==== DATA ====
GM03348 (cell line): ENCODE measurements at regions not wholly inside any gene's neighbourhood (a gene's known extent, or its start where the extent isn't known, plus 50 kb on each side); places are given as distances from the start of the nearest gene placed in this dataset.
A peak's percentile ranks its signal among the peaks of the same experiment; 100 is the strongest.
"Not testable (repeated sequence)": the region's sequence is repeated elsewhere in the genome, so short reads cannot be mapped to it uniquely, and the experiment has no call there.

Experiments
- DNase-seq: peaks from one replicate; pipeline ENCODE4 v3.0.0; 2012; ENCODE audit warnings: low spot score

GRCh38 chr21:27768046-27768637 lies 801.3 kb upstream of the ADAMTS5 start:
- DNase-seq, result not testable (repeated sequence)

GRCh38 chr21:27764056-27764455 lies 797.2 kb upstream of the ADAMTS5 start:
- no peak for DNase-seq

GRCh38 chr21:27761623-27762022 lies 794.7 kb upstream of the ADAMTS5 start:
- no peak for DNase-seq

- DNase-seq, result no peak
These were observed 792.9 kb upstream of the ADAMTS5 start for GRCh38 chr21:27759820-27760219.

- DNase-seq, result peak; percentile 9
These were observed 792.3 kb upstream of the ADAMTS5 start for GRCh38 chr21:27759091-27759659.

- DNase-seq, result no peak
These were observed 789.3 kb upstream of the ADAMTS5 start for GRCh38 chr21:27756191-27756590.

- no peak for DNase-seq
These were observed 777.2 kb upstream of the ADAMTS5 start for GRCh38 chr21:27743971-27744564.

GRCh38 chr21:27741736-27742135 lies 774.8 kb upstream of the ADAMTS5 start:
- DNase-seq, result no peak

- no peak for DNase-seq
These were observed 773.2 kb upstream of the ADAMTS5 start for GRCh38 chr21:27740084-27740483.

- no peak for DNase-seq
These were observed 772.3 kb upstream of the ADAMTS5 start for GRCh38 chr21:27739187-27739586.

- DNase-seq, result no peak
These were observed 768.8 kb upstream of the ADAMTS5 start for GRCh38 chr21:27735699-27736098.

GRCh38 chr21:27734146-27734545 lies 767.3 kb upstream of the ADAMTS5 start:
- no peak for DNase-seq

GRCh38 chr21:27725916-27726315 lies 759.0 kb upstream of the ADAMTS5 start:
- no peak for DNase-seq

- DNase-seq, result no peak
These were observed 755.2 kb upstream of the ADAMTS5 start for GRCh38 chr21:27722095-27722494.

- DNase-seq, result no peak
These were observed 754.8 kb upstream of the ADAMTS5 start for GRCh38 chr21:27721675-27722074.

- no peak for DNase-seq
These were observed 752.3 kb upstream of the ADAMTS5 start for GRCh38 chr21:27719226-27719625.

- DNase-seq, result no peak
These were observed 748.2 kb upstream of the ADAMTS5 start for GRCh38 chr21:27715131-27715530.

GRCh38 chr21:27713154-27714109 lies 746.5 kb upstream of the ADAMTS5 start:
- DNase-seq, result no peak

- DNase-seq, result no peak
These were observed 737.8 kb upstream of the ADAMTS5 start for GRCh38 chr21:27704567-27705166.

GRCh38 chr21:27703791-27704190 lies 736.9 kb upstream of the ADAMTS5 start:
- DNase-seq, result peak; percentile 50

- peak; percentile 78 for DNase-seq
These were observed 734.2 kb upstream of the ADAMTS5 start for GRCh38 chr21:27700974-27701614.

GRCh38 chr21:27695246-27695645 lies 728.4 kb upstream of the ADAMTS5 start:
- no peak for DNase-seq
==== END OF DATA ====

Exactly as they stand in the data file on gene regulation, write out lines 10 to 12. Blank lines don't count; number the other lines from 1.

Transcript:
GRCh38 chr21:27761623-27762022 lies 794.7 kb upstream of the ADAMTS5 start:
- no peak for DNase-seq

- DNase-seq, result no peak